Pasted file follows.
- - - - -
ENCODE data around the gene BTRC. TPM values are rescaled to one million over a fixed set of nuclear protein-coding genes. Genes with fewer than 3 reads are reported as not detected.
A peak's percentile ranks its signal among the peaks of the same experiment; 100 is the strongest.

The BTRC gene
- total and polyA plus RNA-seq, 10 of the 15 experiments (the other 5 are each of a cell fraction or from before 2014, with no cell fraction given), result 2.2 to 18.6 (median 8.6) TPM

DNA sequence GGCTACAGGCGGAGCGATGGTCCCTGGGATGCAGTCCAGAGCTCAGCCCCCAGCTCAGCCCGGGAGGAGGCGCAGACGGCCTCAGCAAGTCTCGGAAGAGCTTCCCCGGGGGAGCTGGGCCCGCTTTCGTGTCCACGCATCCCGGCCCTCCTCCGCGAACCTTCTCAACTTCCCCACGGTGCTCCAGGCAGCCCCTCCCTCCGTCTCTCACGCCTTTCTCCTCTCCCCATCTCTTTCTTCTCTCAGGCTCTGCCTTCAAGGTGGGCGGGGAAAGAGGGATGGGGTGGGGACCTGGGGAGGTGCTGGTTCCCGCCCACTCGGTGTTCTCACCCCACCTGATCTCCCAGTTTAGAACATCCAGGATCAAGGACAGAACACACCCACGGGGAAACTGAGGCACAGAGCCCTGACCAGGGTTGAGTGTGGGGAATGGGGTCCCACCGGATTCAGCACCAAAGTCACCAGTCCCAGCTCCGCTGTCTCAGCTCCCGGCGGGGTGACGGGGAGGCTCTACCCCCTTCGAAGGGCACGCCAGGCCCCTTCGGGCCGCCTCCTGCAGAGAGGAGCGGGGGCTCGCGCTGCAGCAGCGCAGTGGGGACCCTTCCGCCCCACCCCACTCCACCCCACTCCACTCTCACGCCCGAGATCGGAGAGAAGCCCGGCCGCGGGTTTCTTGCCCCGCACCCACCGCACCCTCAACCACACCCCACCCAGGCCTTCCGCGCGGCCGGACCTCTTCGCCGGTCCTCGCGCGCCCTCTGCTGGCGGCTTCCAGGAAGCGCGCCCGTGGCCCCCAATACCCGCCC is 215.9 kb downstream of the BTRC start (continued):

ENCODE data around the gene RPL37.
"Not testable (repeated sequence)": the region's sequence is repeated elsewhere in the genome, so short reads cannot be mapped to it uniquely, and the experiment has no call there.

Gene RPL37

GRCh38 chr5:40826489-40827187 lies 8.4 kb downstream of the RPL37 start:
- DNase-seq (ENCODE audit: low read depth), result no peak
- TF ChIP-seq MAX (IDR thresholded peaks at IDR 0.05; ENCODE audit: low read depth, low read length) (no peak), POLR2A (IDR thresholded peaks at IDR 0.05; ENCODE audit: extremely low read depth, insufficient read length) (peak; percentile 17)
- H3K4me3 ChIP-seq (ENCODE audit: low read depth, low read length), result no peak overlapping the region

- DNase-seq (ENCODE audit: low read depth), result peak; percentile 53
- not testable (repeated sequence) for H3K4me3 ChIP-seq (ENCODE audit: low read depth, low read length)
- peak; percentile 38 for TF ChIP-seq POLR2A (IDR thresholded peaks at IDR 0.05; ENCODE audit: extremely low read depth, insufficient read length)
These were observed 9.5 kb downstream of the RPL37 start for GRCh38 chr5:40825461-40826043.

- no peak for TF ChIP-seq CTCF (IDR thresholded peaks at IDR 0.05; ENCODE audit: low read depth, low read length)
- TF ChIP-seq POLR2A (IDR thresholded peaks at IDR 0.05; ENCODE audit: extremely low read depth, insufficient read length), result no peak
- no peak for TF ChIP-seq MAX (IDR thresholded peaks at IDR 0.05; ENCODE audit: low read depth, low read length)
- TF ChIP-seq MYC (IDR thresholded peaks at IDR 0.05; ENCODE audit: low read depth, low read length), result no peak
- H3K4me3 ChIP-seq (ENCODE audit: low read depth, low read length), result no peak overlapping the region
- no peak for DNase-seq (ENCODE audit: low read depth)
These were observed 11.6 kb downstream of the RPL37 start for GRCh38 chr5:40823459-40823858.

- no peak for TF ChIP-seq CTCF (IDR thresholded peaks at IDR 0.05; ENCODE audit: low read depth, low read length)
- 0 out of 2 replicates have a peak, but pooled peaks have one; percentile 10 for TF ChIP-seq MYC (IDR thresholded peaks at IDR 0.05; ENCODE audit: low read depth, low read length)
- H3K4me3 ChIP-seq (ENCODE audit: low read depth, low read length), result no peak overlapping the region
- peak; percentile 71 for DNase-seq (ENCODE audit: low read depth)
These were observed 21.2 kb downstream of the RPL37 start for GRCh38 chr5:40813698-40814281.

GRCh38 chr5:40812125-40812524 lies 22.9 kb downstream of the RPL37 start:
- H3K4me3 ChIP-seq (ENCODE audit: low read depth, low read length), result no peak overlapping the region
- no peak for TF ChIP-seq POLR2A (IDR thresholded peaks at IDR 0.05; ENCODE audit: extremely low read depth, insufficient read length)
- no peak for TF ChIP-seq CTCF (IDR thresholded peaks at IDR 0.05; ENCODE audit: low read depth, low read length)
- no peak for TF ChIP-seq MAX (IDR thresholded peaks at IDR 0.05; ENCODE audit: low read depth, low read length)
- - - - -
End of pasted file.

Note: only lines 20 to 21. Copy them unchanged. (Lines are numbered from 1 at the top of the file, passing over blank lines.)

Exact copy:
- TF ChIP-seq MYC (IDR thresholded peaks at IDR 0.05; ENCODE audit: low read depth, low read length), result no peak
- H3K4me3 ChIP-seq (ENCODE audit: low read depth, low read length), result no peak overlapping the region